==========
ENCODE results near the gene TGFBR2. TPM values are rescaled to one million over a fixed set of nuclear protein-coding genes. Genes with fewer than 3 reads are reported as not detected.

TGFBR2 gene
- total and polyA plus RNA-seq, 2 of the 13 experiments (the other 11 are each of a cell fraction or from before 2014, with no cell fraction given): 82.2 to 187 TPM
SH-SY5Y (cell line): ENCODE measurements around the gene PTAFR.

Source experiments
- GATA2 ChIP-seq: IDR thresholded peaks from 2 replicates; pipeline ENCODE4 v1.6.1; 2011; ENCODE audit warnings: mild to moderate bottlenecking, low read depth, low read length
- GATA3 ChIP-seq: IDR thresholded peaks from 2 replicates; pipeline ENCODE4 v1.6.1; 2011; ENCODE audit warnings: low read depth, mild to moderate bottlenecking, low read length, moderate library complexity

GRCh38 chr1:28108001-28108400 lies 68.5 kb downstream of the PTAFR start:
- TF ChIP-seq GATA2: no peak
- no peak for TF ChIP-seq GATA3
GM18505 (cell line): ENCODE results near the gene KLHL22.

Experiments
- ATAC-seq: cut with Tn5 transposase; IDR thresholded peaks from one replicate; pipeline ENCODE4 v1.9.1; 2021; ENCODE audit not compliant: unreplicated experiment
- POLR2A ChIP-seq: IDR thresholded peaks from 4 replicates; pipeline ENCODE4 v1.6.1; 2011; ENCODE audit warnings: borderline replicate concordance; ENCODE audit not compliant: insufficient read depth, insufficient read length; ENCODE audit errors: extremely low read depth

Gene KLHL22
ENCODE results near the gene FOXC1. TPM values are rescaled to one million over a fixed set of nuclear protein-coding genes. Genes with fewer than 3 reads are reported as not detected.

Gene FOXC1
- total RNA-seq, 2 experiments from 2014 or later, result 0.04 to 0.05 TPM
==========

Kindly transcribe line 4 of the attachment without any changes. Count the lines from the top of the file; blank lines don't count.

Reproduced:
SH-SY5Y (cell line): ENCODE measurements around the gene PTAFR.